Outdoor faucets are convenient for various applications. Watering the garden? Check. Need to set up a sprinkler to water the grass? Check. Need to wash your car? Check. Kids want to play in the water and create a mud pit? Well, we’re not so sure about that one, but check.
If you’re building a new home, implementing a new spigot, or need to buy your garden hose, you’ll need to know what size faucet you have/need. We’re here to give you an overview of everything you need to know, so keep reading to learn more!
In This Article
Quick Overview Of Outdoor Water Faucets
Outdoor faucets, also called hose bibs, allow us to manage outdoor tasks easily. For example, watering your garden or washing your car would be a nuisance if you had to tote buckets of water back and forth. You might be surprised how many buckets of water it takes to rinse away the sudsy remnants of the quick car bath.
So, how do they work? This question might be a bit of a no-brainer, but we’ll look at the answer anyway. The answer: pretty much the same way the indoor faucets do. Yep, you probably guessed it. But, you have to keep a much closer eye on the outdoor tap than you do with your indoor faucets, especially in the winter.
Outdoor faucets are usually mounted on the side of the house, but you might have a freestanding spigot over by your garden or in a pasture to make watering the animals easier (if applicable). Outdoor spigots have threads on the tip of the spout that allows you to connect the hose to the faucet.
The bonnet nut secures the stem of the faucet to its base. The rubber washer helps to seal the water flow when the water isn’t on. The valve seat inside the faucet acts as a gateway that restricts water from flowing when the handle is off. The bonnet also has rubber parts, known as bonnet packing, that helps seal the water at the top of the faucet.
Now that we’ve crossed the basics off our list let’s move on to the specifics surrounding outdoor faucets and their plumbing.
What Kind Of Pipe Do You Use For An Outdoor Faucet?
There are a few types of piping commonly used for outdoor faucets. Copper piping is usually the best choice for scenarios where it’s exposed. If the pipeline runs underground, PEX piping is the best bet.
PEX tubing is considerably easier to install than CPVC plastic (another option for piping) and a lot cheaper than copper piping. If you use PEX, you can use a continuous tubing line from your house to the faucet without needing a single fitting.
Of course, you’ll have some semblance of fittings if you have to run the tubing further than the roll allows, but considering it’s available in rolls over 500 feet long, we don’t think that’ll be a problem.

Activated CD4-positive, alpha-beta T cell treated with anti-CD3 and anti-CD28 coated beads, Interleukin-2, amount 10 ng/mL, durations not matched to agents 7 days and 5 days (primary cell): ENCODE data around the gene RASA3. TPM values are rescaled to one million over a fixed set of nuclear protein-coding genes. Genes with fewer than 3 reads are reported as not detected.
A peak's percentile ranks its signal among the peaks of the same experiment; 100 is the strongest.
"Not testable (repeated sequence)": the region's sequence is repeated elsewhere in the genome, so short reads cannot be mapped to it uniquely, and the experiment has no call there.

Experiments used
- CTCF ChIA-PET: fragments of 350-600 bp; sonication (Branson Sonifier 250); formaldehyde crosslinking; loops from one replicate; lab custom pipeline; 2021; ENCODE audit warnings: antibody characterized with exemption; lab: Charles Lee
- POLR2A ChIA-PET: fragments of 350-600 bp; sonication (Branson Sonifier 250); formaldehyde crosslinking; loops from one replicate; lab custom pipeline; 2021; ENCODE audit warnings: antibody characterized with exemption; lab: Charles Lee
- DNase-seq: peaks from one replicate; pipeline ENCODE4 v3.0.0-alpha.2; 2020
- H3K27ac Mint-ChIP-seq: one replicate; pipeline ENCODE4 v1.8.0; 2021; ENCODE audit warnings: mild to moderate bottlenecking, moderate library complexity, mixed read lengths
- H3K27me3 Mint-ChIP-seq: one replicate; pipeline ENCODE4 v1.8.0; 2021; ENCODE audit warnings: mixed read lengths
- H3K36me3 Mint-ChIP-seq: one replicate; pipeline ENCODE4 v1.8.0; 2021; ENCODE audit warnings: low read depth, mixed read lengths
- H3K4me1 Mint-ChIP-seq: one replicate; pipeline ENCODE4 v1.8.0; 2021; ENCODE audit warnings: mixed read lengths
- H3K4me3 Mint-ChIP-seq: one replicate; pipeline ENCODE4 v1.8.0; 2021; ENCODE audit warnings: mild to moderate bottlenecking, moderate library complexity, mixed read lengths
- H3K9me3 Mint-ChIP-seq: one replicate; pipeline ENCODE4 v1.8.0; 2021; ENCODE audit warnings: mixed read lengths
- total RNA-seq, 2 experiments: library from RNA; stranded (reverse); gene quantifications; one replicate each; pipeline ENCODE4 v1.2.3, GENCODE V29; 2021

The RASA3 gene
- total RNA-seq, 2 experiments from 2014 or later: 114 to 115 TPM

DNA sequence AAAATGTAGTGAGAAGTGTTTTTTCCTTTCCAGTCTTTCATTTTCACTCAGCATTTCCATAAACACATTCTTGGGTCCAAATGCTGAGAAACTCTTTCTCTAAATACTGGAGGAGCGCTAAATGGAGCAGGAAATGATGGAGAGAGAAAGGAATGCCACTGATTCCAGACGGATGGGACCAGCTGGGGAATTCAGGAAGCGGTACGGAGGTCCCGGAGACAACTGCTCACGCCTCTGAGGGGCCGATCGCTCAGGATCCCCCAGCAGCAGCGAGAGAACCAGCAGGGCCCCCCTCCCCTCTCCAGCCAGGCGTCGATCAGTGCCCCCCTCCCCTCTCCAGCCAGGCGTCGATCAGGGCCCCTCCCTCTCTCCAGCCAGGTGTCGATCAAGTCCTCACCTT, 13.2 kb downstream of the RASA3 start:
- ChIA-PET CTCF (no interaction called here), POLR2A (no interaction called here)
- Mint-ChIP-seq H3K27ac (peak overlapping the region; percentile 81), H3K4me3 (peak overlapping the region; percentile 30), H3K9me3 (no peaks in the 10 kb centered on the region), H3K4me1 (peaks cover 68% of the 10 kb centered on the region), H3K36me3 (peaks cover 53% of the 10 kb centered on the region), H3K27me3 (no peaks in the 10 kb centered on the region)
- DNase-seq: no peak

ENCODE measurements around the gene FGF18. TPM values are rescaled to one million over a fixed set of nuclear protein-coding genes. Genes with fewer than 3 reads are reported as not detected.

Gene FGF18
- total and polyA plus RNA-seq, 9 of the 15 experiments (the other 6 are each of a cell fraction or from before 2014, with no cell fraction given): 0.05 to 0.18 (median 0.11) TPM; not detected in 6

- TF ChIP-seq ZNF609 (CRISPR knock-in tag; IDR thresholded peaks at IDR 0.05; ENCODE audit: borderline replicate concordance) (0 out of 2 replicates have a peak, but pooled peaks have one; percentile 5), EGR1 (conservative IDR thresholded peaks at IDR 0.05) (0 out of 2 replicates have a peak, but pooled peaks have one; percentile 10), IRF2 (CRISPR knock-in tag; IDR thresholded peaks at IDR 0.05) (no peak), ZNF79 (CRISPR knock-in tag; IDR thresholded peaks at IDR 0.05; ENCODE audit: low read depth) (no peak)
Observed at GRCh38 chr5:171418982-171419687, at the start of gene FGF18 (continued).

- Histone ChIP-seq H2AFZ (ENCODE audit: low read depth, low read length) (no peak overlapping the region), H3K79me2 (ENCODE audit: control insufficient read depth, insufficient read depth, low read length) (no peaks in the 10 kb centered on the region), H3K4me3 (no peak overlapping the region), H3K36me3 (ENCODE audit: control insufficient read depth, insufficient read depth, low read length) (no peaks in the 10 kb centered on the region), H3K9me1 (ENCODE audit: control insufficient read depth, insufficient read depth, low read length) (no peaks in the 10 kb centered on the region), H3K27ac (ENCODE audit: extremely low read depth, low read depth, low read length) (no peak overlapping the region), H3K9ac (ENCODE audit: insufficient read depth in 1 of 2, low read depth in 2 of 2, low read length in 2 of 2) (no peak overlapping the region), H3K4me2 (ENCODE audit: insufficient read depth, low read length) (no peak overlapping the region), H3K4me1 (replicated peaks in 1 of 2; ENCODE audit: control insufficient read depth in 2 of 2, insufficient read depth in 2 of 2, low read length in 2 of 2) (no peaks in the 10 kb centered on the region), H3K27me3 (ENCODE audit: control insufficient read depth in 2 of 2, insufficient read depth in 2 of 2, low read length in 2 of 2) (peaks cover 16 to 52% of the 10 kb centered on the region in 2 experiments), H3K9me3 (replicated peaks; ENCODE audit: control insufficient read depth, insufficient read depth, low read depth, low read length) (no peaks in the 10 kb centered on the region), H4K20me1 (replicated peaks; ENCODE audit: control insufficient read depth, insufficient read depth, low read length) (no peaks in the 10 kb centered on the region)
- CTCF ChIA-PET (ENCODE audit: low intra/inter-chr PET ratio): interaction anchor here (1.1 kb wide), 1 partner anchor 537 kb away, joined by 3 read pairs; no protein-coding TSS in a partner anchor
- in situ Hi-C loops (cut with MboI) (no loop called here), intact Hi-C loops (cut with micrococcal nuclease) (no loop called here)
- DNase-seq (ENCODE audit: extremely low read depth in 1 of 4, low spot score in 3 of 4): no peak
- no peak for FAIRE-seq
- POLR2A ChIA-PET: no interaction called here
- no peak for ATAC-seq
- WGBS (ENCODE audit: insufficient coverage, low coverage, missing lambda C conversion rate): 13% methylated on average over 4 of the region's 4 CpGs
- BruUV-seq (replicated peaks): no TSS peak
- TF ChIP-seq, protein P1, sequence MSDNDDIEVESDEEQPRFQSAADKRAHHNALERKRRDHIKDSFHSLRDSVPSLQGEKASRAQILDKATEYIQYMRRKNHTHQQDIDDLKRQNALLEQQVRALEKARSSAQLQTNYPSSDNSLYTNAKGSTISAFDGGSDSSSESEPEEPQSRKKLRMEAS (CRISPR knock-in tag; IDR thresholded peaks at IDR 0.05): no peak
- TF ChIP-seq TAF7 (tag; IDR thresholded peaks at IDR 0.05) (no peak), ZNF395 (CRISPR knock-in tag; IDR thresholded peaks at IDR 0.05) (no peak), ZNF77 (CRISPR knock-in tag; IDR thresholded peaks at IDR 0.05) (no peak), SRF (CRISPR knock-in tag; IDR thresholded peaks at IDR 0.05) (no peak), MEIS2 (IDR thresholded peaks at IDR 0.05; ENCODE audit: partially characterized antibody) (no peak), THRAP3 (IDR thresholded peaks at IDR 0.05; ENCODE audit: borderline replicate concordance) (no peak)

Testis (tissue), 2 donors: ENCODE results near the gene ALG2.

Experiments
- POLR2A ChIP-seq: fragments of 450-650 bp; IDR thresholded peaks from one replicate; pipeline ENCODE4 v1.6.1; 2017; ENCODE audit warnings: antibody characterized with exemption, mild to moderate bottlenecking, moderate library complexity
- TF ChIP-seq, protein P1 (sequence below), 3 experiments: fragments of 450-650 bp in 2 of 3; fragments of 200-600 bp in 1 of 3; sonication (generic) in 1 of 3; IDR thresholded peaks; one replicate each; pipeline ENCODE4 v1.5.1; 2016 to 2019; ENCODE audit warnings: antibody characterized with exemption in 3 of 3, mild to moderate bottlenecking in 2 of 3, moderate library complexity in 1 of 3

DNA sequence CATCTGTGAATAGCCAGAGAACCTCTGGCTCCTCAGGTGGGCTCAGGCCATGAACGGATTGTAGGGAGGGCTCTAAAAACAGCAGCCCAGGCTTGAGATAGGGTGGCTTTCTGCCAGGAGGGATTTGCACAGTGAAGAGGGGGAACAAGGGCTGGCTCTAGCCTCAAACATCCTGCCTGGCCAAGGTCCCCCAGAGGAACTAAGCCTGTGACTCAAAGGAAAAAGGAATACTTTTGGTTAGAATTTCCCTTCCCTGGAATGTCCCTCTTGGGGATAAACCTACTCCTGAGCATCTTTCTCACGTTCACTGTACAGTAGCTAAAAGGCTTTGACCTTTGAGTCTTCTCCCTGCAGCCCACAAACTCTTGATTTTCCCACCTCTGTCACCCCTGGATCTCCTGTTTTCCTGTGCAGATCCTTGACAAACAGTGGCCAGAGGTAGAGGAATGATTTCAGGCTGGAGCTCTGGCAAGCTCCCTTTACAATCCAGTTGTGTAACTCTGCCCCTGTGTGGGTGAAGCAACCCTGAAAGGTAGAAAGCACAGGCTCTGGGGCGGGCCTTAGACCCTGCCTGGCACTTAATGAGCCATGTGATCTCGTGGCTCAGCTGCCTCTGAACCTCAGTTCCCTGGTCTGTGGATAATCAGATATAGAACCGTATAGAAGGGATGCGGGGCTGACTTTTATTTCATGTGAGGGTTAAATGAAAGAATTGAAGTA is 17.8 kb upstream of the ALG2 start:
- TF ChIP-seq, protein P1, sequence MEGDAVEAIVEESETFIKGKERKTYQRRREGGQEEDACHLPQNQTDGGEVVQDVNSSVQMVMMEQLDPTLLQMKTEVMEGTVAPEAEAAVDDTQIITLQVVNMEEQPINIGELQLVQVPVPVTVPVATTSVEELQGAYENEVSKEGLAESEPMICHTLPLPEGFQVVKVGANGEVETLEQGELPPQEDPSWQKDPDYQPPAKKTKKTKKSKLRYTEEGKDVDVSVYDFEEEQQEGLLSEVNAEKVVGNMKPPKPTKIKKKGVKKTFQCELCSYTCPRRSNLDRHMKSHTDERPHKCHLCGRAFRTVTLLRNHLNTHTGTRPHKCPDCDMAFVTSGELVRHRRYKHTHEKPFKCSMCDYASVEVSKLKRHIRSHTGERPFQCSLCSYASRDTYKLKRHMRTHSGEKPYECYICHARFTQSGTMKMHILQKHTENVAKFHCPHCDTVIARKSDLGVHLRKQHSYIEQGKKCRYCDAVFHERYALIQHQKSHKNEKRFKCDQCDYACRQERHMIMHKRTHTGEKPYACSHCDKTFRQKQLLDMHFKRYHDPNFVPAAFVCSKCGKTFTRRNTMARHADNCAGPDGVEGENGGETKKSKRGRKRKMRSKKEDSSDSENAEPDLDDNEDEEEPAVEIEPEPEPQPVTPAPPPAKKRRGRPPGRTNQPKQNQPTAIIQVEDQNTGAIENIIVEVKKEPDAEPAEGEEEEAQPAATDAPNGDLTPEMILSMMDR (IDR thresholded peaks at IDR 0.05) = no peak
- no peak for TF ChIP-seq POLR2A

- PEX TUBING: Flexible water pipe tubing for potable water distribution systems; chlorine and UV...
- FLEXIBLE PEX PIPE: Line expands and contracts with temperature changes and is freeze resistant
- PUSH-TO-CONNECT: Use with SharkBite push-to-connect plumbing fittings or brass barb fittings using...
- PREFERRED BY THE PRO: All SharkBite PEX tubing meets the same standards for commercial and...
PEX is a good choice, particularly for outdoor faucets, because it allows for some expansion if the line freezes. However, some damage may still happen, although it’s much less likely to occur with the flexible material than with CPVC plastic. However, it disintegrates in direct sunlight, so you cannot use it for exposed plumbing.
How To Take Care Of An Outdoor Faucet
If you live in a cold climate, you’ll need to take care of your hose bibs in the winter. You can prepare the faucet for the winter by draining the spigot then turning off the water supply to the bib. Generally, the water valve for the outdoor faucet is somewhere inside.
If the water valve is outside, leave it open. This can leave a bit of extra space, allowing for expansion if water was left in the water line. In some cases, allowing the faucet to drip can prevent the pipe from freezing. However, if you live in an area that regularly gets sub-zero temperatures, allowing it to drip might not prevent freezing.
In that case, installing PEX tubing (if underground or otherwise unexposed) might be a better option than PVC or CPVC. Since the tubing is slightly flexible, you may have better luck avoiding cracked pipes (which is a total nightmare).
Are All Outdoor Faucets The Same Size?
Most outdoor faucets are generally one of two standard widths: ½ inch or ¾ inch. In addition, these are the most common widths of water pipes. If you’re building your home or simply implementing a new outdoor faucet, these aspects are important to keep in mind.
If you want stronger water pressure, a ½ inch faucet water pipe may be the better choice. The ¾ inch diameter water pipe isn’t as powerful in pressure. If the water pressure is an important factor for you, you might want to consider this aspect.
How Can I Tell What Size My Outdoor Faucet Is?
If you don’t know what size your outdoor faucet is, you can easily figure it out with a few minutes of your time and a tape measure. You need to measure the inside diameter. So, lay the tape measure over the mouth of the connector, measuring from the inside wall of one side to the opposite inside wall.
Now, if you didn’t realize there were different-sized hose bibs and you already bought a hose, no worries if it’s the wrong size. You can buy an adapter that will connect the hose to the connector if you didn’t end up with the proper hose diameter. The adapter won’t change the water pressure much, but it’ll allow you to connect the wrong size hose diameter with your outdoor faucet.
Last update on 2022-05-19 / Some Images from Amazon Product Advertising API